I’ve been to South Florida many times for winter vacation. We used to drive from Montreal, a 30-hour trip divided into three 10-hour days. A typical New Year’s of my childhood was spent falling asleep at 10 pm after watching HBO in our Econo-Lodge hotel room en route back to Canada. That suited me just fine.
Our family Florida destination was Deerfield Beach, specifically Century Village, the retirement community where my maternal grandparents rented a small, second-floor, one-bedroom apartment (with one and a half bathrooms, thank God). They would spend the winter months of the year there, which in Montreal can mean late October to mid-April. They passed away in 1996 and 1997, and my mother and her older sister (my aunt) inherited the place. They couldn’t buy there themselves at the time: Century Village rules require you to be 55 years of age to buy, but you could inherit at any age.
Century Village is exactly like it sounds. The original location was in West Palm Beach, though there are now other branches in Boca Raton, Pembroke Pines, and Deerfield Beach, the one I visit. The Century Village in Deerfield is a community of about 14,000 residents. The average age seems to be 105. People joking refer to it as “Cemetery Village.” Things in Broward County close early, but not too early for the residents to grab their early bird specials at the clubhouse restaurant. The place is fairly desolate at 8 pm, but by 6 pm, the roads are filled with seniors going on “the walk,” a half-hour trek around the Century Village oval. Shuffleboard, or Jewish curling, is a popular sport. Almost each condo unit has its own pool, but like my favourite comedian Jackie Mason says, Jews don’t typically care for swimming, preferring to “sit by the pool” (my mother is a prime example here, as were my grandparents).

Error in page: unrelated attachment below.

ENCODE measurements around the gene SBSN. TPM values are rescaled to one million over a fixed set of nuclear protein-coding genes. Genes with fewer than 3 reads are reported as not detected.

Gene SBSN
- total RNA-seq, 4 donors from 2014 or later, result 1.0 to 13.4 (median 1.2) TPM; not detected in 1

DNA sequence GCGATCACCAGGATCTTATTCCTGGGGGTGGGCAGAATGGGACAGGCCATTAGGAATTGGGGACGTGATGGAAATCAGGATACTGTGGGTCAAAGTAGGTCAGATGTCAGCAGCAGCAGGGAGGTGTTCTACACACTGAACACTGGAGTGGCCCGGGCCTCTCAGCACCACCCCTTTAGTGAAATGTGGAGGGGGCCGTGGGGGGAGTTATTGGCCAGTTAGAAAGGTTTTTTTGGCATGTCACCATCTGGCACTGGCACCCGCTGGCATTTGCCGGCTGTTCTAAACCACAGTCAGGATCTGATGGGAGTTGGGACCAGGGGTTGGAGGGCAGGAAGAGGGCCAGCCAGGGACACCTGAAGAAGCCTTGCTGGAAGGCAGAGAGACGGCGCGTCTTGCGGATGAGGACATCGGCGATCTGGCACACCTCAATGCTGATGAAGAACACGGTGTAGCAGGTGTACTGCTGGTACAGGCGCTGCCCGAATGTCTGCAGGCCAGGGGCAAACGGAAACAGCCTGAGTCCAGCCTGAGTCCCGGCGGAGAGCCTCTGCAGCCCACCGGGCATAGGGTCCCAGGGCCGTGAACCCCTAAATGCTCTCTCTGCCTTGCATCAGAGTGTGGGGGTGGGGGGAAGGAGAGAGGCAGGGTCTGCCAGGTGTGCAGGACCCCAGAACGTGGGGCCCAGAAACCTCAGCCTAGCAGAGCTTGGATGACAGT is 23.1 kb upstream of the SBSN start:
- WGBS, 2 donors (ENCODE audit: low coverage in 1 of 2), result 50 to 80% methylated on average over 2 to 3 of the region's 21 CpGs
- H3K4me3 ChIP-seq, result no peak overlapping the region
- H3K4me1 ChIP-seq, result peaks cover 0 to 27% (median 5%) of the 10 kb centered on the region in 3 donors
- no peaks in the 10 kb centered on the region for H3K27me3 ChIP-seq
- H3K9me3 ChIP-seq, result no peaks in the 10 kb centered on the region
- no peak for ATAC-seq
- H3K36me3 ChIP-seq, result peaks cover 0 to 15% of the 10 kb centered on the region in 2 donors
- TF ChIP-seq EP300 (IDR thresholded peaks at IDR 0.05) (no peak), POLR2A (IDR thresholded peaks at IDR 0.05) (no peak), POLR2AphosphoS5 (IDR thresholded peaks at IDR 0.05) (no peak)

Remember the Seinfeld episode about the retirement community known as “Del Boca Vista,” where Jerry’s parents stay? Century Village is exactly like that. In fact, if you want to “check in” on the app foursquare at Century Village Deerfield, you can do so under “Del Boca Vista.”
I’m currently on a research trip in Kenya, so have been following the news of the debt crisis from afar. In a country, and a region, currently facing a real crisis of famine, in part caused by the inability or unwillingness of various regional governments to prepare for the third drought season in a row, the fake crisis manufactured by extremist politicians in the US does seem a bit silly (silly, but still with wide ramifications, as an article in the Kenya Daily Nation argues). But in both cases, the unwillingness of governments to put governance before politics is marked, as this political cartoon reveals.
Not long ago, a blog I follow posted this video, a tourism video for a ‘libertarian paradise.’
When travelling or working in Africa, Asia, South America, and other parts of the so-called ‘developing’ world, the things that mark countries as ‘more’ or ‘less’ Read the rest of this entry »
I know I’m a bit late to the game here, but I wanted to respond for a second to Obama’s recent lecture about the virtues of compromise and bipartisanship that he gave to some college students. A number of good commentators have already jumped on the philosophy behind his remarks. Needless to say, I agree with what they say. Politicians certainly need to balance principles with compromise, but they shouldn’t make a fetish out of selling out their stated beliefs.
But Obama invoked Abraham Lincoln’s stance on the Emancipation Proclamation as evidence that sometimes you have to compromise.
Abraham Lincoln. Here’s a guy who didn’t believe in slavery, but his first priority was keeping the union. I’ve got a copy of the Emancipation Proclamation in my office, and if you read through it, most of the document is those states and areas where emancipation doesn’t apply because those folks are allied with the union so they can keep their slaves.